Yet, even here, focusing on AI's potential impact on the relationship between capital and employment is shortsighted. After all, populism has surged in many Western countries at a time of near-historic lows in unemployment. Arguably, the current discontent reflects a desire for a better quality of life, not more work. The French "yellow vest" protesters were initially responding to policies that would have raised the costs of their commutes; the Britons who voted to leave the European Union (EU) were hoping that contributions to the bloc would be redirected to public services at home. Most anti-globalisation and anti-immigration rhetoric is born of an anxiety about crime, cultural change, and other quality-of-life issues, not jobs.

The problem is that, under the Western social contract, a desire for more leisure can translate into mutually incompatible demands. Voters want reduced working hours but higher incomes, and they expect governments to continue generating enough tax revenue to provide health care, pensions, and education. It is little wonder that Western politics has come to an impasse.

Fortunately, AI and data-driven innovation could offer a way forward. In what could be perceived as a kind of AI utopia, the paradox of a bigger state with a smaller budget could be reconciled, because the government would have the tools to expand public goods and services at a very small cost.

The biggest hurdle would be cultural: As early as 1948, the German philosopher Joseph Pieper warned against the "proletarianisation" of people and called for leisure to be the basis for culture. Westerners would have to abandon their obsession with the work ethic, as well as their deep-seated resentment toward "free riders." They would have to start differentiating between work that is necessary for a dignified existence, and work that is geared toward amassing wealth and achieving status. The former could potentially be all but eliminated.

With the right mindset, all societies could start to forge a new AI-driven social contract, wherein the state would capture a larger share of the return on assets, and distribute the surplus generated by AI and automation to residents. Publicly-owned machines would produce a wide range of goods and services, from generic drugs, food, clothes, and housing, to basic research, security, and transportation.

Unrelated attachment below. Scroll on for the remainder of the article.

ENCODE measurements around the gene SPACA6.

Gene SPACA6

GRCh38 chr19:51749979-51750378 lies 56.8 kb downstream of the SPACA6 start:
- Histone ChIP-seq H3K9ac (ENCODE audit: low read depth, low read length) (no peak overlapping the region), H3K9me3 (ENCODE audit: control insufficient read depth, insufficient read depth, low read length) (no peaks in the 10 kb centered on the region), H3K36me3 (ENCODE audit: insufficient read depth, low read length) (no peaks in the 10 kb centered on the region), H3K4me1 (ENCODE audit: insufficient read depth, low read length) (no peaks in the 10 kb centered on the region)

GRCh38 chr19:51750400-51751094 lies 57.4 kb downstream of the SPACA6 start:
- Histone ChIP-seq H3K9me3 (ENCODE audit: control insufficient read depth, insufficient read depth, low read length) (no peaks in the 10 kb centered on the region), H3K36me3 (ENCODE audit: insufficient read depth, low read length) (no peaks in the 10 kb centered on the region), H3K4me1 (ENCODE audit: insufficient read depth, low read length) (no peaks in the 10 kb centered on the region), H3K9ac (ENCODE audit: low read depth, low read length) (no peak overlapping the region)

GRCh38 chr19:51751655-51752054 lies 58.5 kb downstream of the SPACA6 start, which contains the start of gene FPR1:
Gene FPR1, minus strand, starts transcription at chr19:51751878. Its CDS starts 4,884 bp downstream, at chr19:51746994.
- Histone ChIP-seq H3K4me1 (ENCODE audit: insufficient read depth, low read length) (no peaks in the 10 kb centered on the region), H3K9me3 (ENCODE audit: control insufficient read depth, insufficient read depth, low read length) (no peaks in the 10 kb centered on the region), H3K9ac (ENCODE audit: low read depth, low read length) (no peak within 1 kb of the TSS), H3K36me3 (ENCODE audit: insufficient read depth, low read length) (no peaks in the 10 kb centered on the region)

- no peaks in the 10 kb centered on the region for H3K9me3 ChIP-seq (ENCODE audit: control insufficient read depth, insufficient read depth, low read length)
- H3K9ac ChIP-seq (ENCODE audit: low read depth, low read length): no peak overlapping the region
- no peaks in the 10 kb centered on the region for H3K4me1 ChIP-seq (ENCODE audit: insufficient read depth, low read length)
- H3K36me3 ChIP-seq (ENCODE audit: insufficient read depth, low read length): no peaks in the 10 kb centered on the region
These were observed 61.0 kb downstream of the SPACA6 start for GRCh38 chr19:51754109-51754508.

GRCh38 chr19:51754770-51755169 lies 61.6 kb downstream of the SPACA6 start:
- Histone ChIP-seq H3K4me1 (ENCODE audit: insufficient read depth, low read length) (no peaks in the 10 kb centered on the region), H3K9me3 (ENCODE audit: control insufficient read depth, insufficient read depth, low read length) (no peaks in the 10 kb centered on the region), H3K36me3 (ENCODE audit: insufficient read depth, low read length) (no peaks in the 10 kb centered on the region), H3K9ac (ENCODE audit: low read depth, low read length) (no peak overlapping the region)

Some will view these outlays as unjustified market intervention; others will worry that the government might fail to meet public demand for various goods and services. But, again, such arguments are short-sighted. Given the pace of advances in AI and automation, state-owned production systems - operating nonstop - will have an almost unlimited supply capacity. The only limitation will be natural resources, a constraint that would continue to drive technological innovation in search of more sustainable management.

In an AI utopia, government intervention would be the norm, and private production the exception. The private sector would correct for government or collective failures, rather than the government correcting for market failures.

Imagine travelling forward in time to 2071, the UAE's centenary. A future Raphael Hythloday visiting Antwerp from Dubai would bear the following news: Where I live, the government owns and operates the machines that produce most necessary goods and services, allowing the people to spend their time on leisure, creative, and spiritual pursuits. All worries about employment and tax rates have been consigned to the past. That could be your world, too.

 

Sami Mahroum is Director of Strategy and Research at the Dubai Future Foundation and Non-Resident Fellow at The Lisbon Council. He is the author of Black Swan Start-ups: Understanding the Rise of Successful Technology Business in Unlikely Places.

Copyright: Project Syndicate, 2019.